CMS has proposed a 2.8% increase for Medicare’s inpatient rates. The American Hospital Association calls it insufficient in light of high inflation and a history of inadequate reimbursements.
Hospitals aren’t hiding their displeasure with the federal government’s proposed reimbursement rates for 2024.
The Centers for Medicare & Medicaid services released its proposed 2024 Inpatient Prospective Payment System rule this week. The proposal spells out how much Medicare plans to pay hospitals for delivering acute care. CMS has proposed a 2.8% increase in its rate for inpatient care in 2024.
In addition, long-term care hospitals would see a 2.5% reduction in Medicare payments for those facilities, under the CMS proposal. (Here’s a CMS fact sheet with details on the proposals.)
The American Hospital Association says it is deeply disappointed with the proposal. Hospitals have struggled with inadequate federal reimbursements for patient care for years, and they have been dealing with higher labor expenses and inflation.
Ashley Thompson, AHA’s senior vice president for public policy analysis and development, said it’s especially frustrating because 2022 was the worst year for hospitals financially in the COVID-19 pandemic.
“The AHA is deeply concerned with CMS’ woefully inadequate proposed inpatient hospital payment update of 2.8% given the near decades-high inflation and increased costs for labor, equipment, drugs and supplies,” Thompson said in a statement.
“Moreover, long-term care hospitals would see a staggering negative 2.5% payment update under this proposal. These insufficient adjustments are simply unsustainable.”
The federal government continues to understate the higher costs hospitals are facing, Thompson said.
“Layering these inadequate inflationary adjustments on top of Medicare’s existing underpayments to hospitals does not reflect the reality of the world hospitals are providing care in,” Thompson said in a statement. “Without more substantial updates in the final rule, hospitals’ ability to continue caring for patients and providing essential services for their communities will be threatened.”
Beth Feldpush, senior vice president of policy and advocacy for America’s Essential Hospitals, described the proposed 2.8% increase for inpatient care as “lackluster.”
“Ongoing pressures, such as inflation and high labor and supply costs, demand a stronger investment by Medicare, a critical source of support for essential hospitals and the communities they serve,” Feldpush said in a statement.
More help for safety net hospitals
At the same time, America’s Essential Hospitals, which represents safety net hospitals, praised one aspect of Medicare’s proposal.
CMS is asking for information on ways to better support safety net hospitals as it aims to improve health equity, a key priority for President Biden’s administration. The federal government notes the critical work of safety net hospitals in providing care to underserved communities, including members of minority groups, residents in rural areas and LGBTQ+ patients.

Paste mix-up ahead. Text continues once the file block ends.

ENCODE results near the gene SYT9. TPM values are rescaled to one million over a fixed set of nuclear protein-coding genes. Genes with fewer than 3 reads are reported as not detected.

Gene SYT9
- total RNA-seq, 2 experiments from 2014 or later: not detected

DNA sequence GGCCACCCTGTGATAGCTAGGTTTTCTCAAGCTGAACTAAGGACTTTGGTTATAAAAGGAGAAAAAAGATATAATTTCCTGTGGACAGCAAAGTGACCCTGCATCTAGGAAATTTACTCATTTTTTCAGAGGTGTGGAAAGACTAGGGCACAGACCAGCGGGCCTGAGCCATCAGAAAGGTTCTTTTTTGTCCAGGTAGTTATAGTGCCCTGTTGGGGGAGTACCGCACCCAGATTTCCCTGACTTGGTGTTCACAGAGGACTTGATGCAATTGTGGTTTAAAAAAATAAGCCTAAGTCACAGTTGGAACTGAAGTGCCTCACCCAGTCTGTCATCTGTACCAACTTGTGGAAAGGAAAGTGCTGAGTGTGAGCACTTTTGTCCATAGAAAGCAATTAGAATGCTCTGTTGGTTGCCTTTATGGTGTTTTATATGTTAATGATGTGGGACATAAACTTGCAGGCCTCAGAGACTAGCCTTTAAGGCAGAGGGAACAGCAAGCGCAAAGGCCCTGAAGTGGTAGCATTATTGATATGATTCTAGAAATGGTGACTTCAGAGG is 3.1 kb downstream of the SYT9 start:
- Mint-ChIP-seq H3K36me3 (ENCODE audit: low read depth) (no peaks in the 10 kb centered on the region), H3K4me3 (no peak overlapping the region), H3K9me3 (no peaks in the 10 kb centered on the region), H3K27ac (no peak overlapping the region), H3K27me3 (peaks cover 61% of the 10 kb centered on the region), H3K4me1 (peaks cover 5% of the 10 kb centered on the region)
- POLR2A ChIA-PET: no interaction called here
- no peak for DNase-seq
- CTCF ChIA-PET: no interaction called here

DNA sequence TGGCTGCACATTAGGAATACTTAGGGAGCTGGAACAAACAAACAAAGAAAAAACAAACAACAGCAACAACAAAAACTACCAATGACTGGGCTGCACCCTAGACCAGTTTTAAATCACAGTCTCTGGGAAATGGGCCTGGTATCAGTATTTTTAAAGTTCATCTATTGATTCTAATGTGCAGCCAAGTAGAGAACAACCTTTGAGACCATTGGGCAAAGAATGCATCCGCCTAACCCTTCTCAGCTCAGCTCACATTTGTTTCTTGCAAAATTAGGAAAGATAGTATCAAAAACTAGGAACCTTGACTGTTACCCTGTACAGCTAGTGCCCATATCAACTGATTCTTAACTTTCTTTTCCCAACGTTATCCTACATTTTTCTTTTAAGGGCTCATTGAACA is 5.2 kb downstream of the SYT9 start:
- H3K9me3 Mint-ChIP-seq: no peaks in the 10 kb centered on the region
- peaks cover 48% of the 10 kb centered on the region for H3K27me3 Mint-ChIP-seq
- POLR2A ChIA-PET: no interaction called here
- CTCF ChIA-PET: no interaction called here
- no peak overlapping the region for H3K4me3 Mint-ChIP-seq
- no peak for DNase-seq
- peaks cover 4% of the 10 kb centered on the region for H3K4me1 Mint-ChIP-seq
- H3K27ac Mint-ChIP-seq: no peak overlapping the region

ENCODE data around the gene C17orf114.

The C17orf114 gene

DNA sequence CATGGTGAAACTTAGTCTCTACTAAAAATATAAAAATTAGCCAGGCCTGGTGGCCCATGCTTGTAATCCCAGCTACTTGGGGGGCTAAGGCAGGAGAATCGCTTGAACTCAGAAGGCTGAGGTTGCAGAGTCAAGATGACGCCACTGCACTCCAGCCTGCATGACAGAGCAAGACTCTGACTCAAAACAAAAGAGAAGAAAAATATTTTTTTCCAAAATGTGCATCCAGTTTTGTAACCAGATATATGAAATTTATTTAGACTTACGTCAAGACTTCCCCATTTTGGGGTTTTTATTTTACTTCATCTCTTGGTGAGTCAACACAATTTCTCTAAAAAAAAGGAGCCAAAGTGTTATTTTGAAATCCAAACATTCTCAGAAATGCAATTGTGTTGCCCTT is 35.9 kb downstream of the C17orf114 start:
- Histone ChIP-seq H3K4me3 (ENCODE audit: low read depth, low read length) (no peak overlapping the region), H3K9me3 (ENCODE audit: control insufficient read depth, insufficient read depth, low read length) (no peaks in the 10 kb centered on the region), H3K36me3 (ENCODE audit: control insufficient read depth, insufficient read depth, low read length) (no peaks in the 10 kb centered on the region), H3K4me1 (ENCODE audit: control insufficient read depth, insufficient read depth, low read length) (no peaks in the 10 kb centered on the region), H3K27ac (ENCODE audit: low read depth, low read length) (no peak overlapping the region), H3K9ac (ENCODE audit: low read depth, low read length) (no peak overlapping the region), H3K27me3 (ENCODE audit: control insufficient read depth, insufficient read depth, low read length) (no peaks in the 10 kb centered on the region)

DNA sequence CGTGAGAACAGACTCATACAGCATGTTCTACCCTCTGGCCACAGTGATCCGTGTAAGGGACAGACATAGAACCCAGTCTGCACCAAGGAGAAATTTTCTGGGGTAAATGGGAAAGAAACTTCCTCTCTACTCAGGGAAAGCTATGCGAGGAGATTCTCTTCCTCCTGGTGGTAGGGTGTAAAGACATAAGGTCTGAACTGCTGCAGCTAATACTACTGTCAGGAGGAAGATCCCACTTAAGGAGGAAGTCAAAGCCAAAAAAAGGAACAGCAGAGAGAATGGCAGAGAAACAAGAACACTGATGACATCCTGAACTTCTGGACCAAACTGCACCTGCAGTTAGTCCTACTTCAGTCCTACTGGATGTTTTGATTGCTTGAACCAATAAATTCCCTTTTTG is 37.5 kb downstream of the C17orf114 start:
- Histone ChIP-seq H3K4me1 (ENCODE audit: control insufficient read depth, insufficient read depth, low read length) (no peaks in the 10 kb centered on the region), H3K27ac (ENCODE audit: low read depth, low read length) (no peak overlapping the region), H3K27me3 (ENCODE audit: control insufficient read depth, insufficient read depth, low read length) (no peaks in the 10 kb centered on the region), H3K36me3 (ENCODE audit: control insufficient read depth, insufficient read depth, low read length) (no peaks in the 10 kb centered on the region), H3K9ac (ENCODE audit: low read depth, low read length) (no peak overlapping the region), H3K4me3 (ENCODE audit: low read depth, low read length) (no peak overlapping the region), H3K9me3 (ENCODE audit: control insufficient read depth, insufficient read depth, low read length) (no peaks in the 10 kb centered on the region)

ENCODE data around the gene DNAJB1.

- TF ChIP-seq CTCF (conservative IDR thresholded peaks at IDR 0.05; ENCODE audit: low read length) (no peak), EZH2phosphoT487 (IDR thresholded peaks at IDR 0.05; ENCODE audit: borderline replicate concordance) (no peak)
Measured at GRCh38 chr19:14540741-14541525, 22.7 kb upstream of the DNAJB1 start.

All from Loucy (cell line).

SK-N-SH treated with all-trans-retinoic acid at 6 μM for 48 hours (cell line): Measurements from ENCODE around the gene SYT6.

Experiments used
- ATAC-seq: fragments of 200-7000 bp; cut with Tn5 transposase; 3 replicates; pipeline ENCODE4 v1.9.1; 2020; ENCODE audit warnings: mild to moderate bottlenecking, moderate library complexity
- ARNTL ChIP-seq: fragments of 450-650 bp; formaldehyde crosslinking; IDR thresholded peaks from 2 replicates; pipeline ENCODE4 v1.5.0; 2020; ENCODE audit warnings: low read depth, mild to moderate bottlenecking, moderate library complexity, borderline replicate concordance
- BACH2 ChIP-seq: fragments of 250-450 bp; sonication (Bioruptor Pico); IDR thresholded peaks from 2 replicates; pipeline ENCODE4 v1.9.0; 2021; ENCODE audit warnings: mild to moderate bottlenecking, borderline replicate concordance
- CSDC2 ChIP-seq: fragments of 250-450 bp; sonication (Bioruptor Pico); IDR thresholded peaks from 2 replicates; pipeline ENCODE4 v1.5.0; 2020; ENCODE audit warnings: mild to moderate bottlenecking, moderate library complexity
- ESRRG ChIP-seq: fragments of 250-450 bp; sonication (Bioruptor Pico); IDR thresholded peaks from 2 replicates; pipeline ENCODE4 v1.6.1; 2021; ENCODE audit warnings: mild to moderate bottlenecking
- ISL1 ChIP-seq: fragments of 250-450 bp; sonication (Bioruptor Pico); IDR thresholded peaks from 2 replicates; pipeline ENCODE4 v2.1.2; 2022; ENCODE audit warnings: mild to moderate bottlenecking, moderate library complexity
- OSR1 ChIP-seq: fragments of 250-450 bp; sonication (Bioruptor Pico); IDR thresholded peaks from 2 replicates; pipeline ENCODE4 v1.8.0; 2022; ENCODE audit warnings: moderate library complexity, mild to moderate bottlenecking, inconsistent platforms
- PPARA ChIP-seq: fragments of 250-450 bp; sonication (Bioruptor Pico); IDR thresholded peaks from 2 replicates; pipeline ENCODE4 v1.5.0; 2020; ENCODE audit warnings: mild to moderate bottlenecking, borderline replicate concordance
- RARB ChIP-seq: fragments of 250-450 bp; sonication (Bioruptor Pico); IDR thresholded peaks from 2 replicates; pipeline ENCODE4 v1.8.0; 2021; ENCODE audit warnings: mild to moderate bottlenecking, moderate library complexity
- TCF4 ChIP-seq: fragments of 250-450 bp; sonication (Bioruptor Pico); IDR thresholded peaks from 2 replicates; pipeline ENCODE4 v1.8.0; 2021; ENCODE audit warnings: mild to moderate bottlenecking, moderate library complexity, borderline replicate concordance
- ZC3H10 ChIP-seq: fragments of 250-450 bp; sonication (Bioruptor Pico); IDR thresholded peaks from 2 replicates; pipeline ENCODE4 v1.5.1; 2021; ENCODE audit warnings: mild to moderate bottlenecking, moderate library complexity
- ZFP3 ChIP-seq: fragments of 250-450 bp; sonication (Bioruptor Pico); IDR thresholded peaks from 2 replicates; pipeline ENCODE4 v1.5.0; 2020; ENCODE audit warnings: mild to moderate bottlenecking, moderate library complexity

“CMS is seeking public input on the unique challenges faced by safety-net hospitals and the patients they serve, and potential approaches to help safety-net hospitals meet those challenges,” the agency said.
Advocates for safety net hospitals have been arguing for a special federal designation that would offer targeting funding for those critical providers.
“Establishing a safety net hospital definition is a long-overdue initiative critical to stabilizing and supporting essential hospitals and their vital role in our health care system,” Feldpush said in a statement.
“We look forward to working with the Centers for Medicare & Medicaid Services to ensure it adopts an accurate and comprehensive definition and steers clear of definitions that fail to account for the diversity of the low-income Medicare, Medicaid, and uninsured patients who rely on the nation’s safety net,” she added.
Roughly half of America’s hospitals suffered negative operating margins in 2022, according to Kaufman Hall, the healthcare consulting firm.
So far, 2023 is proving to be a difficult year financially for hospitals, as health systems continue to pay higher labor costs and inflation is driving up the cost of supplies, according to Fitch Ratings.
The 2024 CMS proposals also included other noteworthy components.
CMS is proposing to revise payments for graduate medical education for Rural Emergency Hospitals, to offer more support for medical training in rural areas.
In 2024, CMS is estimating a $240 million cut in aid for Medicare’s Disproportionate Share Hospital (DSH) program in 2024. Total payments would be $10.12 billion, according to America’s Essential hospitals.
The Biden administration is striving to gain more insight in closing gaps in care for underserved groups. CMS is proposing to add 15 new health equity measures as part of its payment impacts for inpatient care, which the AHA says is designed to reward providers who are offering high-quality care to underserved communities.
CMS is accepting comments on the proposals through June 9.